The age of coal is over in Lahti

The coal-fired Kymijärvi I power plant of Lahti Energy was closed down yesterday on Monday. Abandoning coal is one of the concrete measures that Lahti is taking as Finland’s leading environmental city.

Lahti is now heated with recycled fuel and, starting from the autumn, also with local, certified wood. Lahti is implementing the objectives of the Finnish Government Programme, Nordic countries and the EU about ten years ahead of schedule. Coal ships going to and from the harbour will become a thing of the past, and the cash flow – more than EUR 10 million per year – will turn to the local area.

- “Tackling climate change requires decisions and actions. Lahti is spending approximately EUR 180 million on an environmentally friendly bioenergy plant. We are delighted to be able to lead the way towards carbon neutral urban life. The strong environmental expertise of Lahti is now being used at every stage of energy production. We want to strengthen the circular economy further”, promises Mayor Pekka Timonen.

- “Closing down the coal plant brings us a big step closer to carbon neutral production. Our energy transformation is still continuing with additional investments in emission-free and decentralized energy production and energy efficiency measures, says Eero Seesvaara, CEO of Lahti Energy.

Carbon dioxide emissions of the city reduced to a fraction

The decommissioned Kymijärvi I was introduced to commercial use in 1976 and was the first of the Kymijärvi power plants. In addition to electricity production, the plant was used to handle the energy needs of district heating in Lahti until the 2000s. The closing down of the coal plant will reduce the carbon dioxide emissions of Lahti Energy by some 600,000 tonnes per year, or to 20% of the 1990 level. That is the equivalent of the annual emissions of 60,000 Finns.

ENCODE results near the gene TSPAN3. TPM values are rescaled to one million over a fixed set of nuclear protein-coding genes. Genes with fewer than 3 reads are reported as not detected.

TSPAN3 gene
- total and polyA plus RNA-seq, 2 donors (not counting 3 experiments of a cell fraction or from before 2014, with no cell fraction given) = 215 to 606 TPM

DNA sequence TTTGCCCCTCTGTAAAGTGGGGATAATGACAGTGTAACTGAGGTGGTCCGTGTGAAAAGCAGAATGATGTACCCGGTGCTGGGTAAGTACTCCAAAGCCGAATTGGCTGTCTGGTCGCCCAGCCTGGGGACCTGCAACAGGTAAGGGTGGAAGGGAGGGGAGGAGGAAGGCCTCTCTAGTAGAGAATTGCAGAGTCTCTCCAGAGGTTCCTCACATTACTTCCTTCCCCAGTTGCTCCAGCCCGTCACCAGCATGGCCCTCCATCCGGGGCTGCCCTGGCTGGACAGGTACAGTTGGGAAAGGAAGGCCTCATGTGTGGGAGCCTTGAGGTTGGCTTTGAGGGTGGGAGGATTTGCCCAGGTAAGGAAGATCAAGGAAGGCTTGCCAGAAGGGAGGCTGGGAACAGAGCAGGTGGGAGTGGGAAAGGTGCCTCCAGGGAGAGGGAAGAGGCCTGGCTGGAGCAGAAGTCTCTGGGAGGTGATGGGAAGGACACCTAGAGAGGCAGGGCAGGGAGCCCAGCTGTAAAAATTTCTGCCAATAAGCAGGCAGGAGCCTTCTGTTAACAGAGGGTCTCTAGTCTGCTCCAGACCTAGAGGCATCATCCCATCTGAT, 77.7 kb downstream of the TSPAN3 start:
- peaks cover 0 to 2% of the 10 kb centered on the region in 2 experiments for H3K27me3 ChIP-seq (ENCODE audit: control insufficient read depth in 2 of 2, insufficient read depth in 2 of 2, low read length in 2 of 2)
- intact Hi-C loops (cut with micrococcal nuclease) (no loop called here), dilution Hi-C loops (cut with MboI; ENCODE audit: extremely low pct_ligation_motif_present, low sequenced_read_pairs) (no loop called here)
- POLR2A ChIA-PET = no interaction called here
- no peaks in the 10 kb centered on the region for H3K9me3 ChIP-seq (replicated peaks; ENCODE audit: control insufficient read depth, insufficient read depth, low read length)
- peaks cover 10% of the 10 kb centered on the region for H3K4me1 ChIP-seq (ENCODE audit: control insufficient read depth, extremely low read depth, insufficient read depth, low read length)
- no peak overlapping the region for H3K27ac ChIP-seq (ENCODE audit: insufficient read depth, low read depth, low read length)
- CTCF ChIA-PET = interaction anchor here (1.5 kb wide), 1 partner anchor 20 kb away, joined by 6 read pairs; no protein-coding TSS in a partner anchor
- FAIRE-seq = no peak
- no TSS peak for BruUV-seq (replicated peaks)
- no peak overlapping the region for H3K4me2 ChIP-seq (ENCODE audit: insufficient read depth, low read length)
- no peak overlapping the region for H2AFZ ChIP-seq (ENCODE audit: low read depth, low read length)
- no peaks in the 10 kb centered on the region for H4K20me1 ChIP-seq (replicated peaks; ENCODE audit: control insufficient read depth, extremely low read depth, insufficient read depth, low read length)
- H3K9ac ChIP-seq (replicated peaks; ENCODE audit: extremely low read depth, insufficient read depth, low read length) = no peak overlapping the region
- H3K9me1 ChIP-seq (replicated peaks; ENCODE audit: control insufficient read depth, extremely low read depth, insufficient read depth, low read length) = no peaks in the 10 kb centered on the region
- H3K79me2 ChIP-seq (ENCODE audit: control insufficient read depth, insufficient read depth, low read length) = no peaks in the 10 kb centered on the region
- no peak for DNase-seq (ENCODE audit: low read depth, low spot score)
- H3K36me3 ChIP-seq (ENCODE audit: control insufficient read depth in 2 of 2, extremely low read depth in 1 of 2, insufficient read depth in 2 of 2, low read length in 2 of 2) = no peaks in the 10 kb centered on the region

After the decommissioning of the old power plant, coal will only be used going forward in the event of possible disruptions, such as if the availability of fuel is compromised.

Construction work of the most environmentally friendly bioenergy plant in Finland nearing completion

The energy transformation is made possible by the Kymijärvi III bioheat plant, whose construction work is in the final stages. The testing and commissioning of the plant will begin next summer. In the 2019–2020 heating season, the new plant will already bear the responsibility for district heating production together with Kymijärvi II.

The new heating plant is fuelled by sustainable, certified wood: logging residue chips and byproduct of the forest industry. Kymijärvi III will be the most environmentally friendly bioenergy plant in Finland. The nutrients in the fuel will recycled back into the forests as granulated ash. The plant is almost self-sufficient in terms of water, taking the process water it needs mainly from the fuel. The small amount of coolant generated in the energy production will be purified to be even cleaner than drinking water before being released into Lake Vesijärvi.

The plant will produce around 80 new permanent jobs in wood harvesting and transport.

In heat production, fossil natural gas, oil and coal have already been replaced for many years by renewable biofuel and recycled fuel. The Kymijärvi II power plant, introduced in 2012, generates energy from waste that is unsuitable for material recycling but is highly combustible. Lahti Energy’s electricity production will also become almost emission-free in 2020.



Photo: unsplash